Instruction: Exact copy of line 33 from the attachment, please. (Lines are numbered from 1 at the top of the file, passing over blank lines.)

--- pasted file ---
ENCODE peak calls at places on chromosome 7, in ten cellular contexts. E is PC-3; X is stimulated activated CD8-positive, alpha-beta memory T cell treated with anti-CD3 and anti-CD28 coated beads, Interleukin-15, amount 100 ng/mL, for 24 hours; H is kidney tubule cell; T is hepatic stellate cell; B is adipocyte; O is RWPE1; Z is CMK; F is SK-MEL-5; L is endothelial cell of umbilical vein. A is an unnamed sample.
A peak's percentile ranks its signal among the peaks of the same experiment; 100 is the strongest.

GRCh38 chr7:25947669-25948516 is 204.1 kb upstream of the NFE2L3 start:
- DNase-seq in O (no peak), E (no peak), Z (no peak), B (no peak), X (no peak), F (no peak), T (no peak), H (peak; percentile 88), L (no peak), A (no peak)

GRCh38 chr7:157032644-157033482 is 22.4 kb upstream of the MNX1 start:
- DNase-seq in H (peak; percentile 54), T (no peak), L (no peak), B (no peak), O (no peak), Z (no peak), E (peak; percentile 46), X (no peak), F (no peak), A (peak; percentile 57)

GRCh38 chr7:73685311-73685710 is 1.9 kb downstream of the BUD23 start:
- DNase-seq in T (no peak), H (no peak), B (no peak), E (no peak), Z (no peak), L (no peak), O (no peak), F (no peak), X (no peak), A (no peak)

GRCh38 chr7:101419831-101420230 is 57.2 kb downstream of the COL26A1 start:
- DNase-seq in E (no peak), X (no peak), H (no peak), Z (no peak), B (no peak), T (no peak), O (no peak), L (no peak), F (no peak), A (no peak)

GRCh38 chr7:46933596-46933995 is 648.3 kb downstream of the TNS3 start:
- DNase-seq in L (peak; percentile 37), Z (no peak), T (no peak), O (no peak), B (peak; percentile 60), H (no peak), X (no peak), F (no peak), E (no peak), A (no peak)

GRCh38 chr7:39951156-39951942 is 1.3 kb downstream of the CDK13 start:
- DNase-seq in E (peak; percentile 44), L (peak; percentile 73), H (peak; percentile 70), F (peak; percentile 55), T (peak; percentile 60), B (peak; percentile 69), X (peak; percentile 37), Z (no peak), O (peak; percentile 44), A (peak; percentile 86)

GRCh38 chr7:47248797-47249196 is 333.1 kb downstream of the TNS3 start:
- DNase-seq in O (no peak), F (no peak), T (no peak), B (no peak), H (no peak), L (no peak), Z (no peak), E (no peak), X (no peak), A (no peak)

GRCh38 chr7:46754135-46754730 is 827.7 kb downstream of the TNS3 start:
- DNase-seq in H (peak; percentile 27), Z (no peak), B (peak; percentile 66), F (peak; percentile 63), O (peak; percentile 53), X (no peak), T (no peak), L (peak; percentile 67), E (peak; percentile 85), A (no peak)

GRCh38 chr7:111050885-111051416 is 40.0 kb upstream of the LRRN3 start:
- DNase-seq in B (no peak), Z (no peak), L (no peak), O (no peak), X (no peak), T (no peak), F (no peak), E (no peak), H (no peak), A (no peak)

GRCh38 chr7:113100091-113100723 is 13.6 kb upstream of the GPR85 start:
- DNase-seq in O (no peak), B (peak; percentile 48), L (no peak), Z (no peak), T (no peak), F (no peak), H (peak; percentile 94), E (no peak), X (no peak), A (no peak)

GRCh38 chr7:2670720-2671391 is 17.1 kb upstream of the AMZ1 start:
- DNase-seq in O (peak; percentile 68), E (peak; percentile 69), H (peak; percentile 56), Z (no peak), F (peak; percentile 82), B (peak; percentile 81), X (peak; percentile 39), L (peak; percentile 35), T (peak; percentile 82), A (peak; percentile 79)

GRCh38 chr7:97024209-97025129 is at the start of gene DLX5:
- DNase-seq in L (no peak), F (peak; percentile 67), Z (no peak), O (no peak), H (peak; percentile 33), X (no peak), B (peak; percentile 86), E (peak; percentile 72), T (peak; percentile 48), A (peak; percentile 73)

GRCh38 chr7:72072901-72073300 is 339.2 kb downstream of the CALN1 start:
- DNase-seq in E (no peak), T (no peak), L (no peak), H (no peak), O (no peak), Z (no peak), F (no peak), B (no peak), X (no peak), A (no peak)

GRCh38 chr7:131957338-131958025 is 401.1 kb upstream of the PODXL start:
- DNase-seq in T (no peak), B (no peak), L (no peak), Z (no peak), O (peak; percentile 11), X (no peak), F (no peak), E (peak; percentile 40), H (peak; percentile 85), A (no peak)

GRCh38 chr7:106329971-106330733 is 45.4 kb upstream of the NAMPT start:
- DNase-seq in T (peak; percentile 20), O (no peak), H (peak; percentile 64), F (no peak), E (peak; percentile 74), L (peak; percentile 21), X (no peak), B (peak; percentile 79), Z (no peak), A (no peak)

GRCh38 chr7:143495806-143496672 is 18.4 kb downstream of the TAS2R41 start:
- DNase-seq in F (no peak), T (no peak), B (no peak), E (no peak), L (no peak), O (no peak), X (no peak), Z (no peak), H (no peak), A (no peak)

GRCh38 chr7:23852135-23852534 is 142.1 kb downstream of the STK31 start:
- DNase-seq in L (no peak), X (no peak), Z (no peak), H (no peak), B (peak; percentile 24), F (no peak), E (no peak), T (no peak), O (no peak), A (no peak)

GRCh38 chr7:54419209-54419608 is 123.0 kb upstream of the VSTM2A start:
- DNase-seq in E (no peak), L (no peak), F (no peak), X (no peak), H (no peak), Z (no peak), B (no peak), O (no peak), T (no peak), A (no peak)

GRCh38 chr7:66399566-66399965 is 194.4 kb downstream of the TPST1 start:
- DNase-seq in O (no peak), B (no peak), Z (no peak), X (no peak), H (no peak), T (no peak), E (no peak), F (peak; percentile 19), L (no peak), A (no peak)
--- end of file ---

GRCh38 chr7:143495806-143496672 is 18.4 kb downstream of the TAS2R41 start: